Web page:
By Jean Cole
Domestic violence happens to women, children and men of all ages, races and economic backgrounds.
Most people have known such a victim at some time or another because the problem is pervasive.
During the month of October, those who have been domestic violence victims, those who love them, and those employed to help them combined efforts to raise public awareness of the problem. A candlelight vigil was held Wednesday at the Limestone County Courthouse Square to remember victims and to spread awareness of the problem.
“Domestic violence is about power and control,” said Christa Crabtree, Limestone County Victim Services coordinator for Crisis Services of North Alabama. “It is a pattern of abusive tactics used over time to gain power and control over another.”
While many think of battering when they think of domestic abuse, it is more than that. “Batterers regularly use other abusive behaviors that have been reinforced by one or more acts of physical violence,” Crabtree said. Behaviors include using looks and action to remind the victim what the batterer is capable of or what happened the last time he or she failed to follow orders, she said.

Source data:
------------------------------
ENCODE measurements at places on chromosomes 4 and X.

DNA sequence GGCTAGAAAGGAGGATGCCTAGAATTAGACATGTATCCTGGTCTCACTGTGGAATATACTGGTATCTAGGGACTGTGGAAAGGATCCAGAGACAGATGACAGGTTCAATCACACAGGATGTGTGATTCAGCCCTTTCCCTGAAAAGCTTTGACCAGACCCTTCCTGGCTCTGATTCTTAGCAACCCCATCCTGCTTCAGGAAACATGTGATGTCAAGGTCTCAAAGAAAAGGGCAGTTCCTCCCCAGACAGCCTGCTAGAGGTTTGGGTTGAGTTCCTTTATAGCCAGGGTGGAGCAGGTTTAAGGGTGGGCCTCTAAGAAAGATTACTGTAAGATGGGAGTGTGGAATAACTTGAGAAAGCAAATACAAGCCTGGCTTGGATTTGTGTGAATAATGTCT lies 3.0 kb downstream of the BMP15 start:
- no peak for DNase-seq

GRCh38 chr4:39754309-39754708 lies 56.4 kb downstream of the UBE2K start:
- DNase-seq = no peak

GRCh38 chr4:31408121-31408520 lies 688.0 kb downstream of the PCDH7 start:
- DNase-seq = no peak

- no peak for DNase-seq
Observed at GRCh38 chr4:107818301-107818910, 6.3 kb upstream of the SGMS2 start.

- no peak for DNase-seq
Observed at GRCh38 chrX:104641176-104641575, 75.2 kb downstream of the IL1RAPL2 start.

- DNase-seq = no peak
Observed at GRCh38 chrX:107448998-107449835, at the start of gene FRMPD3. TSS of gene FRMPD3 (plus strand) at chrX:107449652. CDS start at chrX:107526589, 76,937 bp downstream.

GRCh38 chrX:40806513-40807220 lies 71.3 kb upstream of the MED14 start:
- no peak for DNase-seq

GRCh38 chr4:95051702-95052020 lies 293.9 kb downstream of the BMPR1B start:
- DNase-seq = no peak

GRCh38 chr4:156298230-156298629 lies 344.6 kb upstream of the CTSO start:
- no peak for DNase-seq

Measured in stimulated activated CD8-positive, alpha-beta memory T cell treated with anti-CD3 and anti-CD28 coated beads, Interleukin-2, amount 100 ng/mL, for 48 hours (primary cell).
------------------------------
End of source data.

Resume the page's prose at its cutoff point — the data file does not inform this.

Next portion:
“Other tactics include emotional abuse — name calling, denigrating remarks and dehumanizing punishments,” Crabtree said.
Still others include isolation, preventing the victim from having friends or from contacting family members, she said.
Some abusers prevent the victim from a getting job, take away her money, threaten to take away her children or convince her she is a bad mother, Crabtee said.
“Some use religion as a tactic, selecting a certain passage from the Bible to keep the marriage intact and to reinforce the man’s right to be in charge,” she said.
If you are a domestic abuse victim considering escape, you can call the Athens office at 256-232-0280 or the 24-hour, seven-day-a-week help line at 256-716-1000.
“When they call, we offer a non-judgmental ear and options for safety,” Crabtree said. “We let them know the abuse is not their fault and no one deserves to be abused. We can offer safe, confidential service for her and her children.”
Sometimes victims are even relocated to a new area, she said.
Although women are typically the victims of domestic abuse, Crabtree said men also could be victims who can seek help through Crisis Services.
In addition to helping domestic violence victims, Crisis Services provides services that allow victims to talk about “their lives, their hurts and their successes,” she said.